Which begs another question: If Standish had happened to bring an umbrella along that evening, to keep himself dry until he got inside and then leave at the entryway, would Blackwood have died of the gunshot with a dumbfounded look on his face, wondering why the guy hadn't burst into flames?
No, because part of the plot apparently involved replacing the bullets in Standish's revolver with blanks, explaining why Blackwood doesn't get shot in the first place.
So Blackwood would've had to make do with claiming he was magically protected from bullets, instead of making everyone think he can make people burst into flames?
So, Watson...kinda got an explosion to the face. Why is he still alive? I like Watson, but he was pretty much at ground zero (so to speak). It should have done more than cause him to need a sling on his arm. I mean we all saw his British ass tossed about like a rag doll, flames everywhere, and if not for the noise probably would have heard him scream like a bitch too (very ungentlemanly I'll say that much) and yet he lived. How is that possible?
They're right at the edge of the riverfront when the bomb goes off; it's possible that the explosion by chance hurled him into the water, and he managed to remain conscious long enough to get himself out of it.
Alternatively, when we last see him before the explosion obscures him he seems to be leaping for some cover between what appear to be some kind of stones or barrels or such; perhaps they shielded him from the worst of the explosion?
That, unfortunately, doesn't explain the multiple shrapnel wounds that Watson (and for that matter,ALL of them) would have being that close to multiple powerful explosions. And let's not forget the hearing loss and traumatic brain injuries that would result from being less than five feet from several explosions. And why wasn't anybody burned?
It's explicitly stated that Watson, at least, had to have a lot of shrapnel dug out of him. The hearing loss is presumably represented by the muffling of the sound of the explosion. As for why it's not permanent or why Watson, Holmes and Irene aren't suffering from permanent brain damage, I think we're probably going to have to chalk that up to Acceptable Breaks from Reality and Willing Suspension of Disbelief.
A very minor example here. When Holmes, Irene and Watson are all in the small building near the end, Holmes has his shirt on. Then, in a scene taking place a short while later, still in that same building, he has taken the shirt off and is running around in a t-shirt with his suspenders showing. WHERE DID HIS SHIRT GO? WHY DID IT LEAVE? IT MAKES NO SENSE AT ALL.... I mean, if it was because it was hot out you'd expect a removal of a jacket from someone else or something, and Holmes doesn't seem the type to just randomly decide to get shirtless—I mean, less shirted...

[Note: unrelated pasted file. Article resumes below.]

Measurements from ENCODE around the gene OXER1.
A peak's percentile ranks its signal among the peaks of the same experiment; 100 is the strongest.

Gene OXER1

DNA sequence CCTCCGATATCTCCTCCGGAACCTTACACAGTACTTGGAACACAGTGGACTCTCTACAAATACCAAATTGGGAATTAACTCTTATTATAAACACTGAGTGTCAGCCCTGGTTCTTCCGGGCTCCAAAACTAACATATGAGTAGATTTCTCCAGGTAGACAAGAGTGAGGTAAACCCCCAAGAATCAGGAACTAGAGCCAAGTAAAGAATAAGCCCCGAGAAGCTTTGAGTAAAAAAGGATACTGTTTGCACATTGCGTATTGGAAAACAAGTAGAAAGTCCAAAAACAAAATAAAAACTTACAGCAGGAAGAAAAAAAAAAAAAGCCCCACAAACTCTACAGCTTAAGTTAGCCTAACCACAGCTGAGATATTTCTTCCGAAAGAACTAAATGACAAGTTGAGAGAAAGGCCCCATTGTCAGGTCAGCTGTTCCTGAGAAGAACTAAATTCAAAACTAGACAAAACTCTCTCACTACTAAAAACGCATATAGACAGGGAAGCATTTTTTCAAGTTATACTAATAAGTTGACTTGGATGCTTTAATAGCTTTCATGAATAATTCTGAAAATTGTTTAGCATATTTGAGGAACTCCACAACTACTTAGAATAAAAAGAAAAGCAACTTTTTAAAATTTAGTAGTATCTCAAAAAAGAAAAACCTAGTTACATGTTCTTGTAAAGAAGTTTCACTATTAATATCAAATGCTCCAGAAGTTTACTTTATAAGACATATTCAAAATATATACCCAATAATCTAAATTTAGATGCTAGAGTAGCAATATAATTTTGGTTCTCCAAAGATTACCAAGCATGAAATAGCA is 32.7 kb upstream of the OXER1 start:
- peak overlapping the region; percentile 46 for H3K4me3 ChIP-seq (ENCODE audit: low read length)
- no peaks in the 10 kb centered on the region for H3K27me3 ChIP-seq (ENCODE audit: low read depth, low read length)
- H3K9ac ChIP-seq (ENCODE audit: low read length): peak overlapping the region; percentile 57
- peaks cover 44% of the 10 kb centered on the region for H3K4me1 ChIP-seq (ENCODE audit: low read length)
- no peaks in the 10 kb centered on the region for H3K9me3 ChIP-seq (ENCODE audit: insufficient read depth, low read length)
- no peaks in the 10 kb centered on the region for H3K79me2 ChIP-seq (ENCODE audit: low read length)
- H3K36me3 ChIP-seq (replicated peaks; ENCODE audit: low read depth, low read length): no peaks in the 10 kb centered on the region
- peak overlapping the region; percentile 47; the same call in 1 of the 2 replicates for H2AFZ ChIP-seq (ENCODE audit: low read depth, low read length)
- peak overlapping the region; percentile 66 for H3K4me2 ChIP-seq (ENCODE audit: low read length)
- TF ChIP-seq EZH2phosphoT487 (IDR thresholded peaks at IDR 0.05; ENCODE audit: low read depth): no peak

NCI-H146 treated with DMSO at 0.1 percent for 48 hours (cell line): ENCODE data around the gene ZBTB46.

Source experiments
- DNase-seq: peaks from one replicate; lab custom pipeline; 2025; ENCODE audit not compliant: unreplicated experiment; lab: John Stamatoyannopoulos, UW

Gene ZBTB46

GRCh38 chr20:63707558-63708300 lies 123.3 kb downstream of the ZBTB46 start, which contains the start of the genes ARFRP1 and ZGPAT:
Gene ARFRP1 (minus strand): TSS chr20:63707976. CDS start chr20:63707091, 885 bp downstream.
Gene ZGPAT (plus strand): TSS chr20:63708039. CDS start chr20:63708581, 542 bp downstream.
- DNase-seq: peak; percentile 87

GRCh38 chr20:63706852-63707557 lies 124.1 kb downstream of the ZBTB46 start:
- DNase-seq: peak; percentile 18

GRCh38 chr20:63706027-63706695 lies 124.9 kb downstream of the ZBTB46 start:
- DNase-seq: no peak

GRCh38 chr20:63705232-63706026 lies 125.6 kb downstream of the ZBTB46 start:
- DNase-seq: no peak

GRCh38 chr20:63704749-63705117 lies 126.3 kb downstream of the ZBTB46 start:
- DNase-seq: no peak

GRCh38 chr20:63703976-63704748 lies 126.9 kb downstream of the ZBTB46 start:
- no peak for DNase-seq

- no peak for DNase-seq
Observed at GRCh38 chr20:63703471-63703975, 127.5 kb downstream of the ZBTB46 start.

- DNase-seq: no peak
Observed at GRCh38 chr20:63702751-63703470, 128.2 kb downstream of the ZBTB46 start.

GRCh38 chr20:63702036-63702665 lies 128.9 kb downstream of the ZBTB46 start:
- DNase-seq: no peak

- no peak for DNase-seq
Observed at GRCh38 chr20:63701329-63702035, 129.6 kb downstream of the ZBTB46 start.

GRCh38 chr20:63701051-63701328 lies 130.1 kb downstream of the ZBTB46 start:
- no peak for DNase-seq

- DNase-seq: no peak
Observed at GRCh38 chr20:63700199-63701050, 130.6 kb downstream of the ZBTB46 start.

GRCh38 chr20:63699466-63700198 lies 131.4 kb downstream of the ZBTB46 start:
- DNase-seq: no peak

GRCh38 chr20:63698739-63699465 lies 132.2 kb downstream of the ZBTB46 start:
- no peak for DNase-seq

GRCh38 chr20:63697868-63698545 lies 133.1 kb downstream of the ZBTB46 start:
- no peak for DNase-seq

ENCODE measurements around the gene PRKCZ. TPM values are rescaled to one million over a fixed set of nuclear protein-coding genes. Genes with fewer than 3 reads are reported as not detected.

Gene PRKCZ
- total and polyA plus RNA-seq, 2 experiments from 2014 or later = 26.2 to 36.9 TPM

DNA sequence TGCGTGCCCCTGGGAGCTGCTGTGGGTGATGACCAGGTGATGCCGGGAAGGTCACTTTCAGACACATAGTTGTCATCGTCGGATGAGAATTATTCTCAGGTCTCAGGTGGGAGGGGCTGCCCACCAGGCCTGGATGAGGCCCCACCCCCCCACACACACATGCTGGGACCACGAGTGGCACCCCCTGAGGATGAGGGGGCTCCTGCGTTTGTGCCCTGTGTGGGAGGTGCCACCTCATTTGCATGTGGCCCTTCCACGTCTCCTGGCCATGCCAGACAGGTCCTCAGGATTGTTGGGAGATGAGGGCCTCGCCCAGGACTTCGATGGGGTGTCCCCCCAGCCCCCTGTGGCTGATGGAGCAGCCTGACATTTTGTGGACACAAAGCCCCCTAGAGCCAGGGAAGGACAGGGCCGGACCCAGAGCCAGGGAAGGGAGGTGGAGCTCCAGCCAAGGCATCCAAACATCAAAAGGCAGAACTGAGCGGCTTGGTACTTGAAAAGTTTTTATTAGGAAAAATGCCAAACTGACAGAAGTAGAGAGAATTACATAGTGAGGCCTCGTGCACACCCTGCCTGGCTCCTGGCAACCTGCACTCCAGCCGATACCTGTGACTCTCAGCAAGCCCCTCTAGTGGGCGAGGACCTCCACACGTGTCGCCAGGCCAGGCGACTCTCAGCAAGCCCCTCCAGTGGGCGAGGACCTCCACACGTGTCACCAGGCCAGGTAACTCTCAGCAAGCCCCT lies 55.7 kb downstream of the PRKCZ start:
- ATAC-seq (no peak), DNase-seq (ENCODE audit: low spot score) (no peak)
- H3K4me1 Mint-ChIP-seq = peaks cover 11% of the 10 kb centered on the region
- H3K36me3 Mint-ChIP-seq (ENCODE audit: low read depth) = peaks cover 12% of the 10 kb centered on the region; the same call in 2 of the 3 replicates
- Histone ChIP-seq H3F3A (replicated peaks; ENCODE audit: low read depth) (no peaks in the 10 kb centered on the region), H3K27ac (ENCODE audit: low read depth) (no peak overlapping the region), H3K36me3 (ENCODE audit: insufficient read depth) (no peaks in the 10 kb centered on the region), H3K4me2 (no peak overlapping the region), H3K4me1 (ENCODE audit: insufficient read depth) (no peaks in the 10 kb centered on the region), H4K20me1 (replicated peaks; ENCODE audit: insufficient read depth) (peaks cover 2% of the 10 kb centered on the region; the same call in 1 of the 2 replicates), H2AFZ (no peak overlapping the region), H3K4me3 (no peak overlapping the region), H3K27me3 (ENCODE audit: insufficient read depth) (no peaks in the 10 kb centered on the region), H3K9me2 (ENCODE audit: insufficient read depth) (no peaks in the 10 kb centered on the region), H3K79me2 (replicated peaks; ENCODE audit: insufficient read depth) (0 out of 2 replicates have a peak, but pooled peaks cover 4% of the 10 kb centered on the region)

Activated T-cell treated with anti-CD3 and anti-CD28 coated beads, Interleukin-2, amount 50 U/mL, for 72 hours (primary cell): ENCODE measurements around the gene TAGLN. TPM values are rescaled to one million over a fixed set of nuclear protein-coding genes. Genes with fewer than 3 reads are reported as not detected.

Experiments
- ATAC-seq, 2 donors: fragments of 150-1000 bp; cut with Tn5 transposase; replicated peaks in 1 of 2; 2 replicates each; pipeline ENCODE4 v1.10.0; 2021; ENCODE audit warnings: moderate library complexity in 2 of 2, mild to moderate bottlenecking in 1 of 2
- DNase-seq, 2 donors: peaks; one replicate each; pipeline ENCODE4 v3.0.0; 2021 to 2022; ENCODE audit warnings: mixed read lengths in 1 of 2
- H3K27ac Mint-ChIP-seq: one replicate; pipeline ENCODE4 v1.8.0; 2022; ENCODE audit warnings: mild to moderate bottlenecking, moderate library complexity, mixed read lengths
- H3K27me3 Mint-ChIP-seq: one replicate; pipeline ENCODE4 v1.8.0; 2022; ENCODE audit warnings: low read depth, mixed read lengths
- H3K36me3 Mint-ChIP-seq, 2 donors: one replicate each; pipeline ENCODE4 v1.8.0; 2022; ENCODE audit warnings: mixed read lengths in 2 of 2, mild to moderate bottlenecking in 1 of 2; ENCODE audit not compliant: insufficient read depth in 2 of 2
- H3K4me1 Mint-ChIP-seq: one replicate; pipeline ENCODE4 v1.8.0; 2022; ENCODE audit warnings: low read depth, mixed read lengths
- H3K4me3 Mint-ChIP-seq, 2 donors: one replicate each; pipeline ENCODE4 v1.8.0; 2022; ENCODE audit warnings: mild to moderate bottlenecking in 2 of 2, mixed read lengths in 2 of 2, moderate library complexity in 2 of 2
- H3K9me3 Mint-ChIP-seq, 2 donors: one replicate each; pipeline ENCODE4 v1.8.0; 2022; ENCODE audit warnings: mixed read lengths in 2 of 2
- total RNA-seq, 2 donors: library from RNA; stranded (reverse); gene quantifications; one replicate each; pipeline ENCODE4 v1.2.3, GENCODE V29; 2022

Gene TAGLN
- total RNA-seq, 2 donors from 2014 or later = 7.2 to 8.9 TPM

IIRC Holmes is running around being very wired and hyper-active at that point, he's moving and talking very quickly and animatedly, and is still kind of coming down from what seems to have been a bit of a psychedelic experience; could be that he just overheated and decided to remove his shirt.
Okay, Lord Blackwood guessed in advance that Ambassador Standish would try to shoot him once he'd told Standish his plan, so he sprinkled him with flammable liquid. That's fair enough; predicting Standish's reaction in advance wasn't that difficult, and even if Standish had decided not to shoot rather than join the conspiracy, that would've served Blackwood's plan as well. And if Standish would not have shot Blackwood rather than fled the scene, I guess Blackwood had some backup plan how to make him burst into flames anyway. But my question is: how did Blackwood know Standish's bullet wasn't gonna kill him? Even if Standish bursted into flames the second he pulled the trigger, the bullet should've left the gun anyway. So why didn't the bullet hit Blackwood, and how did Blackwood know it wouldn't?
It wasn't a real bullet. It was effectively a blank, just a black powder charge designed to set off a spark. There was no solid bullet to come out of the gun. Holmes explains this during the summation.
Impossible. Knives were and are thug weapons. A 19th century man born and educated in the upper class had very slim chances to even know how to use a knife - it was either firearm or sword, no middle ground. Given Blackwood had known Standish for some time and also knew his temper and habits, he could safely predict what would happen.